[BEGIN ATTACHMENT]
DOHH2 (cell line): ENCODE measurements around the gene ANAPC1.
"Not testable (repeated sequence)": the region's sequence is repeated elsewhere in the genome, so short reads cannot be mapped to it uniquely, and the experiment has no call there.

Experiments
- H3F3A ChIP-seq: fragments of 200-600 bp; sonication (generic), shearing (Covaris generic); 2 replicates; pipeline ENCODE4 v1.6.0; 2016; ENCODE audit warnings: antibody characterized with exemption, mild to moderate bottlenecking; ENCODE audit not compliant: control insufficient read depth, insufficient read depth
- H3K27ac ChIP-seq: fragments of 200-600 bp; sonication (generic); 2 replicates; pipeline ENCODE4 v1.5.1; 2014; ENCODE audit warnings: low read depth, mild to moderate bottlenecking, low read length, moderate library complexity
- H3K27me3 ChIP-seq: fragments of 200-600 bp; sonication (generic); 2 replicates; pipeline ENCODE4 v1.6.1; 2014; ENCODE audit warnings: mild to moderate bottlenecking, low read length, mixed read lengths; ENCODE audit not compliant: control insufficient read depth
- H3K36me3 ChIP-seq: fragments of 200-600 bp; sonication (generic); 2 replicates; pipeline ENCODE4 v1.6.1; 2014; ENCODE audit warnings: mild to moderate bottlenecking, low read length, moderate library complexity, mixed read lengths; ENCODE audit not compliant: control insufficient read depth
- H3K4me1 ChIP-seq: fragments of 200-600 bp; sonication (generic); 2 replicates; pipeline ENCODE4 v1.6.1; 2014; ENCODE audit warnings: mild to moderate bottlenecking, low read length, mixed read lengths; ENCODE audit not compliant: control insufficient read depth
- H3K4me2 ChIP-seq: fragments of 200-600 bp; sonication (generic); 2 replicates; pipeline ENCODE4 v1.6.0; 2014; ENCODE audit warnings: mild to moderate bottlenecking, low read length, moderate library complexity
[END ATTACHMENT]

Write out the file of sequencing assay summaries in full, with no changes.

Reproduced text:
DOHH2 (cell line): ENCODE measurements around the gene ANAPC1.
"Not testable (repeated sequence)": the region's sequence is repeated elsewhere in the genome, so short reads cannot be mapped to it uniquely, and the experiment has no call there.

Experiments
- H3F3A ChIP-seq: fragments of 200-600 bp; sonication (generic), shearing (Covaris generic); 2 replicates; pipeline ENCODE4 v1.6.0; 2016; ENCODE audit warnings: antibody characterized with exemption, mild to moderate bottlenecking; ENCODE audit not compliant: control insufficient read depth, insufficient read depth
- H3K27ac ChIP-seq: fragments of 200-600 bp; sonication (generic); 2 replicates; pipeline ENCODE4 v1.5.1; 2014; ENCODE audit warnings: low read depth, mild to moderate bottlenecking, low read length, moderate library complexity
- H3K27me3 ChIP-seq: fragments of 200-600 bp; sonication (generic); 2 replicates; pipeline ENCODE4 v1.6.1; 2014; ENCODE audit warnings: mild to moderate bottlenecking, low read length, mixed read lengths; ENCODE audit not compliant: control insufficient read depth
- H3K36me3 ChIP-seq: fragments of 200-600 bp; sonication (generic); 2 replicates; pipeline ENCODE4 v1.6.1; 2014; ENCODE audit warnings: mild to moderate bottlenecking, low read length, moderate library complexity, mixed read lengths; ENCODE audit not compliant: control insufficient read depth
- H3K4me1 ChIP-seq: fragments of 200-600 bp; sonication (generic); 2 replicates; pipeline ENCODE4 v1.6.1; 2014; ENCODE audit warnings: mild to moderate bottlenecking, low read length, mixed read lengths; ENCODE audit not compliant: control insufficient read depth
- H3K4me2 ChIP-seq: fragments of 200-600 bp; sonication (generic); 2 replicates; pipeline ENCODE4 v1.6.0; 2014; ENCODE audit warnings: mild to moderate bottlenecking, low read length, moderate library complexity